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Staffyluv some good suggestions there as with other posters but when I saw your suggestion of chicken necks I was :eek:

To the OP take it from one who has had Frenchies for 34 years please DO NOT FEED WHOLE CHICKEN NECKS!!!!!!!!

With the structure of a Frenchie in the head area they are not capable of chewing on and swallowing a chicken neck, they would and do try to swallow it whole, I have heard over the years of quite a few Frenchies choking to death on them.

I feed raw chicken necks to my kids but they are chopped up into bite size pieces and the day they have them for a meal I supervise them.

Marrow bones are fine.

Wow! I have always heard never to touch marrow bones! Interesting...

Yeh I can't use and bones with the fatty marrow. It's tempting pancreatitis and makes a lot of my guys vomit. I can only use meaty bones, trimmed of fat either with no access to marrow or with that red honeycomb marrow.

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Willem   

Hi all,

Thank you for your responses I have been reading them eagerly!

We have had a few setbacks. I saved up for a new fence and the very next day she still got out through another fence :confused: so she had to go back inside.

I took her to the vet, and am giving her collicalm (something similar from vet). Have crate in laundry/bathroom area open and covered, leaving music on, walking her in the morning. She still chews what is available to her (which I can live with) but she poos and wees EVERYWHERE! which isn't fun coming home to every day! difficult to change this behaviour as I am not there to correct it so can't get cranky with her when I get home.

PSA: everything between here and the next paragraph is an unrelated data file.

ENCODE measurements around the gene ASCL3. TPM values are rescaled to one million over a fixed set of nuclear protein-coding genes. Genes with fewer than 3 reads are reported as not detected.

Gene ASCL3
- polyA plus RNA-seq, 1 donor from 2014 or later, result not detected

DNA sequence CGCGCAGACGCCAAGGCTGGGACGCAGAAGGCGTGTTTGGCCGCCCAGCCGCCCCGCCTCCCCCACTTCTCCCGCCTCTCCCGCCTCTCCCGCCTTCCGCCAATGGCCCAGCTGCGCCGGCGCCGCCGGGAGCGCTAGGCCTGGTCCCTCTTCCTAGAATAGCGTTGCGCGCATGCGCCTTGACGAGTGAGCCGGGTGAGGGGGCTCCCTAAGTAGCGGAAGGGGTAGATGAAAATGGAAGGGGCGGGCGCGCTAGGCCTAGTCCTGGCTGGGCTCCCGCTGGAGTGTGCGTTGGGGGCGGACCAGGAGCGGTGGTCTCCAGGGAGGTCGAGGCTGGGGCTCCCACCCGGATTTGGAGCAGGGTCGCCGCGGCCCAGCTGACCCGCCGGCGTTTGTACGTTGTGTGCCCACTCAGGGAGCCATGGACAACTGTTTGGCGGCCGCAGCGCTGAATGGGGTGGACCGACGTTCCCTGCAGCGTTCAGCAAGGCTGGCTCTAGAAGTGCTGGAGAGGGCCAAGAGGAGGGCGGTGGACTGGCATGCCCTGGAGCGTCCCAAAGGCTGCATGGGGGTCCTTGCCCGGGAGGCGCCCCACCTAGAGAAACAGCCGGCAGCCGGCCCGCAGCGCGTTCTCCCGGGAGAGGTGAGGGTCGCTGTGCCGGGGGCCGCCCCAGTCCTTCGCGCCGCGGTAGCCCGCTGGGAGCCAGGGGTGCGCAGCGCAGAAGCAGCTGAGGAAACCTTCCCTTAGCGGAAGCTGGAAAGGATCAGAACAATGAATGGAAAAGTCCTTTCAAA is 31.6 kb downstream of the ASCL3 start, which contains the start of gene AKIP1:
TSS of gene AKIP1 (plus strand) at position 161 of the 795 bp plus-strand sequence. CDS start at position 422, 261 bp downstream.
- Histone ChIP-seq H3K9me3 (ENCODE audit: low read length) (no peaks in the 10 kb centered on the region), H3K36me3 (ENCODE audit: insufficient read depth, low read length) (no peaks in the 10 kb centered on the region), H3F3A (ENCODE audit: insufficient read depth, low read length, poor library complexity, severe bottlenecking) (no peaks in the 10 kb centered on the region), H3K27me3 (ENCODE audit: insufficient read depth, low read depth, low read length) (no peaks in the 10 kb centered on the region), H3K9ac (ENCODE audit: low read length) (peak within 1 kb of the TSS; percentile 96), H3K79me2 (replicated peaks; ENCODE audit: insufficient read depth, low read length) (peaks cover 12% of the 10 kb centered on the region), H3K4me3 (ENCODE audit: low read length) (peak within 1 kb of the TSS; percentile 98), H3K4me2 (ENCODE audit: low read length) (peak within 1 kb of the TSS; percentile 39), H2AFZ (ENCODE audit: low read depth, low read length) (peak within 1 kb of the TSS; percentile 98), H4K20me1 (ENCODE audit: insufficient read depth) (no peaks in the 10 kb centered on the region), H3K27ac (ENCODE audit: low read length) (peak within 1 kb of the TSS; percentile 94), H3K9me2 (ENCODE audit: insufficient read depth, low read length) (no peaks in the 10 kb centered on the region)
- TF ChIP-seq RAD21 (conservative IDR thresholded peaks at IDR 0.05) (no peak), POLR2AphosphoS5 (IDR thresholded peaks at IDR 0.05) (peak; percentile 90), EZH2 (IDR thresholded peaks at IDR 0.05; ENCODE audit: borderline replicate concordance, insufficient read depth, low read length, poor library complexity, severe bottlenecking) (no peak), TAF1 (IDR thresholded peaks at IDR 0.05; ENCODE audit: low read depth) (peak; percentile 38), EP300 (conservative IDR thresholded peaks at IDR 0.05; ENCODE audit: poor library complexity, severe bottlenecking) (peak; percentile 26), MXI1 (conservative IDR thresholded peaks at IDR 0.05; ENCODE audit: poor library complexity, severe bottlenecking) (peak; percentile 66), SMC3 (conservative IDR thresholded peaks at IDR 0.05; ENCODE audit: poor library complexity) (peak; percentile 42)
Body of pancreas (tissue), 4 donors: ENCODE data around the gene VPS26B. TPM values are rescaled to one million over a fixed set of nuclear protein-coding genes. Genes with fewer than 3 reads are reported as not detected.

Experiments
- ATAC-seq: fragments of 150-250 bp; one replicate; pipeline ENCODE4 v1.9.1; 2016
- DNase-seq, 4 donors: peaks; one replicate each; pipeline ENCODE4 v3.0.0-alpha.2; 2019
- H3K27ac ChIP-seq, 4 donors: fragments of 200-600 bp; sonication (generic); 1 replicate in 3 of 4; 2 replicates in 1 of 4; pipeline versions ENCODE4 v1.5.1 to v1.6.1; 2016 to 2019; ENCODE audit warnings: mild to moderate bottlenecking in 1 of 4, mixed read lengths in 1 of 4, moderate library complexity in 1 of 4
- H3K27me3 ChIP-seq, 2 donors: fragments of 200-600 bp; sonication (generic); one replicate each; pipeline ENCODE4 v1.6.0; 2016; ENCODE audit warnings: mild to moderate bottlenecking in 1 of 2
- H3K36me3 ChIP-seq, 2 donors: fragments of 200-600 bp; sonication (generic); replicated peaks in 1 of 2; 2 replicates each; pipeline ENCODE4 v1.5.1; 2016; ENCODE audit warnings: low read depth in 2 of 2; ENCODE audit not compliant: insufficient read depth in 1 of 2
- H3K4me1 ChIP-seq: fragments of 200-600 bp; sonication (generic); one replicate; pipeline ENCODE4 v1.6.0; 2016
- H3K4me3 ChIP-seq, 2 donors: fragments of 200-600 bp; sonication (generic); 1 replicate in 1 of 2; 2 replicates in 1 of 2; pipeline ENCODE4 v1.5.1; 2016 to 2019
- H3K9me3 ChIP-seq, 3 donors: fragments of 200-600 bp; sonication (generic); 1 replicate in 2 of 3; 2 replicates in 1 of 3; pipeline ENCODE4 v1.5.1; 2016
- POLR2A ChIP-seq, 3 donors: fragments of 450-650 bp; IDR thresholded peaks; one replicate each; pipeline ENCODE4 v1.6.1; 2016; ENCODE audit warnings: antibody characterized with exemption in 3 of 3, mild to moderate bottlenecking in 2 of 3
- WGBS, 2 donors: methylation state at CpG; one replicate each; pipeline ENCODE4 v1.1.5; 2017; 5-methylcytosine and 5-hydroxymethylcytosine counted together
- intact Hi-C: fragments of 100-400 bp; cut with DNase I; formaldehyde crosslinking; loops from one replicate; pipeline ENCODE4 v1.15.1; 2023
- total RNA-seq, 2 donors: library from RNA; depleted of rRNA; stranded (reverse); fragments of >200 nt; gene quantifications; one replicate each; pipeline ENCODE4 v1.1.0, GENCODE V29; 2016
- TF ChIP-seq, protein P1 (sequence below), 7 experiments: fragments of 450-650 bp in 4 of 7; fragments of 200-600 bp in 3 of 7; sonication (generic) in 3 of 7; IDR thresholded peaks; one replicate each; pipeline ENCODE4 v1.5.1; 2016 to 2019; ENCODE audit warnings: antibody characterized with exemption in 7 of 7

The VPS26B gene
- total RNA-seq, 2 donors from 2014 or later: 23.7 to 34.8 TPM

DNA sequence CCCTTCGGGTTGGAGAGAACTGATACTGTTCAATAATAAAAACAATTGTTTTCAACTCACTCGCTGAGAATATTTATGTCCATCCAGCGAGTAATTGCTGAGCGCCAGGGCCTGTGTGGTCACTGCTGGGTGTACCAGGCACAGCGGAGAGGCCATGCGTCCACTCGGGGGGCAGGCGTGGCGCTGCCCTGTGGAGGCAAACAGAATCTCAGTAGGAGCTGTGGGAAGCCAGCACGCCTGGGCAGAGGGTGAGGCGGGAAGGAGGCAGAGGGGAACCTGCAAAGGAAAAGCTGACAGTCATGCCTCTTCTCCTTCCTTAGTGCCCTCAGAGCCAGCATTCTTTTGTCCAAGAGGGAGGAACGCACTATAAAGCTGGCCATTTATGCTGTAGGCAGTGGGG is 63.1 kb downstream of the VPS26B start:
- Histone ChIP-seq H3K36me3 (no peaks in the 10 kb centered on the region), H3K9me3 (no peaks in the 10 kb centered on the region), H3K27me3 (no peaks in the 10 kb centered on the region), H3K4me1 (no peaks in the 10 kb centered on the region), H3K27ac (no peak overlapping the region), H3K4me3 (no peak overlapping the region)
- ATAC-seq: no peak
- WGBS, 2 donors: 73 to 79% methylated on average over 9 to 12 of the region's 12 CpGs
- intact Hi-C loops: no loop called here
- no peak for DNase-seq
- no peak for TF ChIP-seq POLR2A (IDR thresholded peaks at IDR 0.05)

She has just gone on heat (so cancelled the de sexing visit).

Have had the fence repaired again and am hoping for some wins. I have left her outside today with her crate and music and have walked her.

I started off feeling positive...but the last few days I have to admit have been tough.

I called the behaviourist and because I literally just paid for the fence will have to wait to get the $$ together for this as it is $500.00

Anyhooow, I am sure it will all come together...please send positive vibes my way...could use it.

...the dog needs training (not necessarily a behaviourist) - if you don't have the time or no one else can train the dog nothing will change! ...a few hours training and advice from a behaviourist will provide you with more knowledge, but you have to invest this knowledge via spending the time and train the dog....there is no substitute for intense training!

Do you mean intense training ourselves or with a behaviourist?